Obviously, there are social and personal consequences to indulging, but usually they are fairly minor, so why should the psychological damage last and accumulate for so long? Breaking down that candy bar decision in the store, even if you ate one every time you were at the market, say 3 times a week, you would only be adding 180 calories a day to your diet; equivalent to a cup of juice, or a slice of toast. To put it into perspective, it takes 3500 calories over what you use up in daily activity to gain a pound of weight. So if you ate those candy bars you would add a pound only about every month. The issue with the candy bar, is that most people drain so much Willpower trying to overcome the urge they become even more susceptible to poor decisions later on. It becomes the slippery slope as it were.

Instead of being harsh on yourself for picking up that chocolate bar, go ahead and eat it, then use the added willpower it gives you to put the bag of chips or cookies in your shopping cart back and not bring them home. Then start setting up plans to shop when you’re not tired or hungry. Like on the weekend after breakfast. It works wonders for me.

I know, that whole crazy life thing is had to shake, but the correlation travels in two ways. Make better decisions, and life gets less crazy. Make a calmer life and you’ll make better decisions.

I’m always snacking on oranges and berries and apples. I LOVE fresh apples. And in this, I’ve used my urge for sugar to my advantage. Unfortunately, my blood sugar levels stay high, so I need to stay active to avoid the crash from eating all the fruit, but it also keeps my willpower high so I can stay active… thus letting me do what I need to do. By addressing the constant drain of energy as it is happening, I can avoid the situation where I want to grab that candy bar (at least in theory anyway.) Eating fruit and staying active work together to give me a power boost in what I can accomplish both mentally and physically.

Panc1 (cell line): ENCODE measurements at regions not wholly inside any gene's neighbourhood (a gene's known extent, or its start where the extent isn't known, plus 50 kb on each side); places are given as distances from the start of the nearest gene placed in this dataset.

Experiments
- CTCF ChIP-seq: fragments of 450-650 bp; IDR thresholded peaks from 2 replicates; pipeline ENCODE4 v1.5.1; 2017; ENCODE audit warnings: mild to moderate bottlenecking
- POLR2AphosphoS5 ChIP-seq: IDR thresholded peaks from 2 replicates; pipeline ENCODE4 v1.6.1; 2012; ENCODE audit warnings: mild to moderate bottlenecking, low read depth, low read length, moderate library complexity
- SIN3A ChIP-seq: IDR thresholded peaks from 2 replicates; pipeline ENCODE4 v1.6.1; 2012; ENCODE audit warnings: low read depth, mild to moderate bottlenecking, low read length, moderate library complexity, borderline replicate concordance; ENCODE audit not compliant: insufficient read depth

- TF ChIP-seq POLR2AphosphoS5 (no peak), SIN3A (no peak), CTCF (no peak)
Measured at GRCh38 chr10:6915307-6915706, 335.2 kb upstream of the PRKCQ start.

The next control booster, which is hard to maintain, but very effective, is to be with people who love me. When I don’t have to worry about what I am saying or the weird things I am doing, I conserve a lot of willpower. This is a big reason why married people live longer, and why single people have a harder time accomplishing their “willpower” type goals, like losing weight. There is a lot to be said about social support. Social pressure, like finances and ethics take a huge toll on our ability to control ourselves. They are a strange quirk of being advanced, self-aware creatures. Our very complex nature is what causes us to weaken back into less evolved animals in teh willpower game.